SPOTLIGHT ON ATS COMMITTEES: Research Advocacy Committee
Augustine Choi, MD
Augustine Choi, MD, chair of the ATS Research Advocacy Committee, talks about what he and his fellow members are doing to advance the Society’s mission of improving patient care through research for those who suffer from lung diseases, critical illnesses and sleep disorders.
Q. What is the genesis of your committee? When was it established? And what is its charge?A. The Research Advocacy Committee was established in 1995 following the efforts of James Crapo, MD. to expand and improve ATS member advocacy to support research funding, specifically in support of the National Institutes of Health (NIH) and Centers for Disease Control and Prevention (CDC).
Q. Would you say your committee’s focus has changed in the last several years?
A. The central focus of the committee remains supporting research funding and direct committee advocacy with Congress and the administration, including through the committee’s annual Lobby Day in Washington. That said, however, the committee’s activities have expanded into several areas over the last few years. One major additional focus is now on supporting the Veterans Affairs research program through a VA subcommittee. Another is developing recommendations for the ATS leadership on collaborations and research initiatives with NIH institutes, including the National Heart, Lung, and Blood Institute, National Institute of Allergy and Infectious Disease, National Institute of General Medicine Science and National Cancer Institute. Finally, ATS President Nicholas Hill, MD, has asked the committee to work with the ATS Scientific Advisory Committee and the Foundation to generate more ATS member support from industry and private sources.
Q. What would you count as your major accomplishments to date?
A. Recently, the committee drafted comments for the ATS on revisions to human subject research protections, known as the Common Rule. This was an important opportunity for the Society to make recommendations on how to improve the mechanisms for calculating patient risk in research, ways to simplify the informed consent process for both patients and investigators and improve the IRB review process for multi-site studies. The committee also recently prepared comments for the ATS on patient-centered outcomes research.
Q. As an expert in lung pathogenesis and vascular tissue injury and repair, how is the perspective you bring to the table unique?
A. As someone with expertise in lung pathogenesis and lung/vascular tissue injury and repair, I understand the major elements of lung biology that need attention in regards to research and advocacy. In addition, I collaborate with many colleagues who have wide-ranging expertise in areas outside of my own specialty, which enables me to represent the broader interests of ATS members at large.
Q. Is the make-up of your committee representative of the Society’s membership at large or does it represent a “subset” of ATS members?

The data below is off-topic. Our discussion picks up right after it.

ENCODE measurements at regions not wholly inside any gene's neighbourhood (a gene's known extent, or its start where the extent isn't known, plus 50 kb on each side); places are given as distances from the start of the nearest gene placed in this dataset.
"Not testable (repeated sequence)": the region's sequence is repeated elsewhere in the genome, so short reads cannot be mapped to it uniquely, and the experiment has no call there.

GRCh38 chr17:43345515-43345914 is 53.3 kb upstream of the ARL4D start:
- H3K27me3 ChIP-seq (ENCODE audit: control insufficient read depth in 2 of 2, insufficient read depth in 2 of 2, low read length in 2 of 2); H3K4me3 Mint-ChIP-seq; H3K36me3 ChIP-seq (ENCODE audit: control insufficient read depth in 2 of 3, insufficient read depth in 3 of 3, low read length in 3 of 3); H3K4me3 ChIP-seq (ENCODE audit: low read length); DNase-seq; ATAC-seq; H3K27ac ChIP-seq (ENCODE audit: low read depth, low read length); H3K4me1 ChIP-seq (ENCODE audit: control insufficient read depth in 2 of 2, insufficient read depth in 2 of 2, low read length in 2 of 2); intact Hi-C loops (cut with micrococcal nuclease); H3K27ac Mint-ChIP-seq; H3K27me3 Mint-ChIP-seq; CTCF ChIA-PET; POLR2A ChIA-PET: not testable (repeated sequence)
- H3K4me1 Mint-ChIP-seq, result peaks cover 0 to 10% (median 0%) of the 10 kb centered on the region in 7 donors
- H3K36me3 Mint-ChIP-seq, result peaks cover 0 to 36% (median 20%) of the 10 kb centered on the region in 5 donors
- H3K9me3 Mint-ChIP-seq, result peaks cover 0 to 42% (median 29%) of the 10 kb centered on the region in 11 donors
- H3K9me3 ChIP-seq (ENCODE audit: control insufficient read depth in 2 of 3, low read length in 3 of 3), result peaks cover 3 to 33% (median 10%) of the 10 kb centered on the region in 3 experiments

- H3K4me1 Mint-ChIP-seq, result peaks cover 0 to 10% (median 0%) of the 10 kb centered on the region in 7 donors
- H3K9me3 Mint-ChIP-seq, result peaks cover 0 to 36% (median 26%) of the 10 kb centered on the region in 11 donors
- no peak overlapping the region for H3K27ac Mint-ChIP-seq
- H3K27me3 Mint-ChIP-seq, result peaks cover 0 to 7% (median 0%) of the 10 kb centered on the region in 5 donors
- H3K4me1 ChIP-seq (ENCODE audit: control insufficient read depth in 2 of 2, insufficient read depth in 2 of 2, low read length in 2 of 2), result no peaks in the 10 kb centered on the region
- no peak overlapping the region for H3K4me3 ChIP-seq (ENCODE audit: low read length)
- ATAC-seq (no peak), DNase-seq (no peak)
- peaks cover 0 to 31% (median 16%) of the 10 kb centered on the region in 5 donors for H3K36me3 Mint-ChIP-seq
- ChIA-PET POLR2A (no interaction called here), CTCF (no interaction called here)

A. Although the ATS is a diverse organization representing pulmonary, critical care and sleep clinicians and researchers from all around the world, strong support and advocacy for biomedical research cuts across each of these disciplines and emerges as a top priority for all ATS members. Committee members represent each of these areas and with nearly 20 members on the committee, I would say that we also represent the Society’s membership at large.
Q. What other projects are in the works?
A. Perhaps the most important activity for the committee every year is the annual Lobby Day. Each year, committee members travel to Washington, D.C., to meet with members of Congress and advocate for increased NIH, CDC and VA research program funding. Along with the Society’s larger ATS Lobby Day that follows our efforts, the committee’s presence on Capitol Hill communicates directly to Congress the ATS’s message of the importance of expanding research on respiratory diseases, critical illnesses and sleep disorders. By educating members of Congress on the advancements that have been made and the great potential there is for further progress in diagnosing, treating and preventing these diseases, the committee strives to improve outcomes for the millions of patients.
Q. Do you see many opportunities for collaboration with other ATS committees?
A. Yes, we are already collaborating with the Scientific Advisory Committee and the ATS Foundation on our benchmark to seek industry and private support for ATS member research. I hope to collaborate with the other committees that work on advocacy, including the Health Policy and Environmental Health Policy Committees. With the deficit reduction efforts ongoing in Congress, it is critical that we all work together to protect research funding made available by agencies like the NIH, CDC and VA, as well as the Environmental Protection Agency.
Meet the Members of the ATS Research Advocacy Committee
Augustine M. Choi, MD (chair)
Eric J. Adkins, MD
Veena B. Antony, MD
Rajesh Bhagat, MD
James K. Brown, MD
Shannon S. Carson, MD
Carol Feghali-Bostwick, PhD
Nicholas S. Hill, MD
Naftali Kaminski, MD
James R. Klinger, MD
Julie G. Ledford, PhD
Janet Lee, MD
Roberto F. Machado, MD
Nuala Moore, staff
Linda Nici, MD
Marc Peters-Golden, MD
Ioana R. Preston, MD
Dean E. Schraufnagel, MD, (ex-officio)
Gerald S. Supinski, MD
Elizabeth M. Wagner, PhD